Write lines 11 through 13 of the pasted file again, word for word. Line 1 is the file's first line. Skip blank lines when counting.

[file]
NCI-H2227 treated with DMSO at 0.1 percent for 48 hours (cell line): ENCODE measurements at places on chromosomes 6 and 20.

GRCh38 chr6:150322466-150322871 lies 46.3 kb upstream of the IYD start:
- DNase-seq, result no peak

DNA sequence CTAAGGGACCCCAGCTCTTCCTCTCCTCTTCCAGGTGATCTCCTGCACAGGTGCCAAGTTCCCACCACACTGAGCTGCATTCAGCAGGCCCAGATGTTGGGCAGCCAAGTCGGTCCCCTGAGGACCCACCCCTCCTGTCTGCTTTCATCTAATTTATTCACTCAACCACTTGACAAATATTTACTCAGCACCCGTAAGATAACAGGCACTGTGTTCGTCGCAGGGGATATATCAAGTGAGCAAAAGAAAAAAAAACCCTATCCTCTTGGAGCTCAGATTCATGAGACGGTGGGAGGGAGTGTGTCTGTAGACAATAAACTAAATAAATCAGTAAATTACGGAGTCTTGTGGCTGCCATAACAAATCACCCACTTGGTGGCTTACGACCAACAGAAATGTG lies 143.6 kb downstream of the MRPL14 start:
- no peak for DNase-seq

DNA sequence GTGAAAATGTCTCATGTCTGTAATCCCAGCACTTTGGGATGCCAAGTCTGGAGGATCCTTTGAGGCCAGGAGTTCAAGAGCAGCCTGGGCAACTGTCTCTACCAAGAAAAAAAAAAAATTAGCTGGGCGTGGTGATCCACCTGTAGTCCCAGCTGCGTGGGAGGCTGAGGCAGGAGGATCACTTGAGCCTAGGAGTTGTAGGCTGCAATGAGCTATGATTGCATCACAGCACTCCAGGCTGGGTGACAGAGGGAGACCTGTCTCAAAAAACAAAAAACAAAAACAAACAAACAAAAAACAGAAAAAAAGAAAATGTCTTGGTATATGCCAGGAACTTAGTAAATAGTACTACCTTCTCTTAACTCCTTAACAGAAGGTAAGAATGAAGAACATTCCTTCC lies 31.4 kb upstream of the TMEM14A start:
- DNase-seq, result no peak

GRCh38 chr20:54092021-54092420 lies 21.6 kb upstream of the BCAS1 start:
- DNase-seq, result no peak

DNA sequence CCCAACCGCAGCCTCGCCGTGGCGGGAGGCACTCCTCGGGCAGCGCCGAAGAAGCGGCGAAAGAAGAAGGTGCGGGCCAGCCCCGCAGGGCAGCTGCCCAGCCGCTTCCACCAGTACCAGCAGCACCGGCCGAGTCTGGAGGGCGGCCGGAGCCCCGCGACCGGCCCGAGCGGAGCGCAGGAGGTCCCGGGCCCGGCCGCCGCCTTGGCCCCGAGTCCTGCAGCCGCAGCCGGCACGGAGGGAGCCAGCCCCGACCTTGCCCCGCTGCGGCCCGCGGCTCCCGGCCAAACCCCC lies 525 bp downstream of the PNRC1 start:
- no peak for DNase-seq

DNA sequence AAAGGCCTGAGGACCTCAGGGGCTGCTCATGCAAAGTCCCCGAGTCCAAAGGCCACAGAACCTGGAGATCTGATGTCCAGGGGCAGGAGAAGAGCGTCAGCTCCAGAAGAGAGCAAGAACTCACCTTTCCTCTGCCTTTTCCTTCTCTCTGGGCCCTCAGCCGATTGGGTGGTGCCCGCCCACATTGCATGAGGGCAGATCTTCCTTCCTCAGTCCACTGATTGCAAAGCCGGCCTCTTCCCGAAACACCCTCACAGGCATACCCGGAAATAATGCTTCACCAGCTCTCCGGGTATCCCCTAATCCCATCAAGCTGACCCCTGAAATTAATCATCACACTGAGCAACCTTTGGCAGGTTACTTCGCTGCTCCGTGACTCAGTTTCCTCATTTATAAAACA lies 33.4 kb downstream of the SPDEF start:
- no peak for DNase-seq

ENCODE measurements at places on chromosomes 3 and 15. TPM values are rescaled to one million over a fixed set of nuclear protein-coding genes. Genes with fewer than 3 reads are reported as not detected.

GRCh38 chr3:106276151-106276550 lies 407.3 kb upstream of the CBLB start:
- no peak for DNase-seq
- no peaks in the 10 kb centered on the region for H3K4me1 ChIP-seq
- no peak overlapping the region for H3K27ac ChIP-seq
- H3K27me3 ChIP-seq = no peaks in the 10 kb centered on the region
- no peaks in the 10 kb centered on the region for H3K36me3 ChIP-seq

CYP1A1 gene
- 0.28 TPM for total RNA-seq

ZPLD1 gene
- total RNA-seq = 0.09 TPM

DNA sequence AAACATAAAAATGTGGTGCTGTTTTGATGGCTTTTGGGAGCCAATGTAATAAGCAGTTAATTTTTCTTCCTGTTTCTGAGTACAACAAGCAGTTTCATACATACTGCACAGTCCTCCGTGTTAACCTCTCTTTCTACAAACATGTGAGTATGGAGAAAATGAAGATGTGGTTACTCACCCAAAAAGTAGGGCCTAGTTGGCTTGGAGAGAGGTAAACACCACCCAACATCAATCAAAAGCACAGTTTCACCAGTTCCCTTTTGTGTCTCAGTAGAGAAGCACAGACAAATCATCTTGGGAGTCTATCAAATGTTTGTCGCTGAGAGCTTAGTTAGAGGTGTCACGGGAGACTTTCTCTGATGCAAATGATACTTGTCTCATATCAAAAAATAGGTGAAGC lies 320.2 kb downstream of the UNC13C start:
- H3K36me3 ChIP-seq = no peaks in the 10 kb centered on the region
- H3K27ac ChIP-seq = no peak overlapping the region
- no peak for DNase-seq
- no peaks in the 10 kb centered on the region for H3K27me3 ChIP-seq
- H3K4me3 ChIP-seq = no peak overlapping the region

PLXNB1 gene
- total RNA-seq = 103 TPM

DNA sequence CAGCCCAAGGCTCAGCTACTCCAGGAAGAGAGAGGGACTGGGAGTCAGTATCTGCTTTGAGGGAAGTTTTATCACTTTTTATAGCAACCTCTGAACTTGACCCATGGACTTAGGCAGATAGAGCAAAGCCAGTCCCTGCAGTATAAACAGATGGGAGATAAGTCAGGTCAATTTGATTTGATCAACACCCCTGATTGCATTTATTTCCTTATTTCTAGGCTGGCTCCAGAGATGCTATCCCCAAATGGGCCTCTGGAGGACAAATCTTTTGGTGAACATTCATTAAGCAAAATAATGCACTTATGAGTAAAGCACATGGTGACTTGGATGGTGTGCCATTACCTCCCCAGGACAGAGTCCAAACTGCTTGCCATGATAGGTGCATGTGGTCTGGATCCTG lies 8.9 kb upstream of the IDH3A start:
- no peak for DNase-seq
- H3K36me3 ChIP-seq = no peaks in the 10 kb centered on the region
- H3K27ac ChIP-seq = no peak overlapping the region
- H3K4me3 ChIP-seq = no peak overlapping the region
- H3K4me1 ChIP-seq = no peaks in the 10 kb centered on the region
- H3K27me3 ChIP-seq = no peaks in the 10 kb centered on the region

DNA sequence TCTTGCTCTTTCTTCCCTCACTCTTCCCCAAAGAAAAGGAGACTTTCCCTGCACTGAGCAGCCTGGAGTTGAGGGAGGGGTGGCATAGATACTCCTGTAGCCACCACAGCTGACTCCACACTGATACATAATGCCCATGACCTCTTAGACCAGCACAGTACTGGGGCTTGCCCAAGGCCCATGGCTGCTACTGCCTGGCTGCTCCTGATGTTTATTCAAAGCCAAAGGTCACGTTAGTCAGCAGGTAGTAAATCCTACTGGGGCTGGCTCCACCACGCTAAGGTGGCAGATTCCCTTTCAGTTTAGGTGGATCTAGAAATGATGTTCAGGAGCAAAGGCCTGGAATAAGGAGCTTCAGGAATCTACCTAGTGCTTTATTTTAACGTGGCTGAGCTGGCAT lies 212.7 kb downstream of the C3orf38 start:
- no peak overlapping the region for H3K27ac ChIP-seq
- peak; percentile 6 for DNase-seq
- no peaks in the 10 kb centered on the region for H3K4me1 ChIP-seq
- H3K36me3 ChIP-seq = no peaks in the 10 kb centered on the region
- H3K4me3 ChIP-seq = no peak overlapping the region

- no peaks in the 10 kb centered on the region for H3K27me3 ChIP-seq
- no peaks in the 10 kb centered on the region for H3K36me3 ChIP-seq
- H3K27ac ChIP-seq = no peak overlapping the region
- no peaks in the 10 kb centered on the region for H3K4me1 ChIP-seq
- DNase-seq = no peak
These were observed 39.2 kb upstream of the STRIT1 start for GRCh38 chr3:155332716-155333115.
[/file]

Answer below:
- no peak for DNase-seq

DNA sequence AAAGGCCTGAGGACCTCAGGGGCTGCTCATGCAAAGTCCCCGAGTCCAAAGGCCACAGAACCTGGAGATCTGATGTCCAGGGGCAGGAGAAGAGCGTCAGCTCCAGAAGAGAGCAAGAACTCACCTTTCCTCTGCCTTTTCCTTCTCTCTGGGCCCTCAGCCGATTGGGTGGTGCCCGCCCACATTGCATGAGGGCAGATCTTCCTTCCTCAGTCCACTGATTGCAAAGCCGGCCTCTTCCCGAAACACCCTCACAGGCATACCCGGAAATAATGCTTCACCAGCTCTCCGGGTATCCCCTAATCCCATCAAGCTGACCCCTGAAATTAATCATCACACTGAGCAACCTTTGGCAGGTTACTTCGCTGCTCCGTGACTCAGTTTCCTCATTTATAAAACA lies 33.4 kb downstream of the SPDEF start:
- no peak for DNase-seq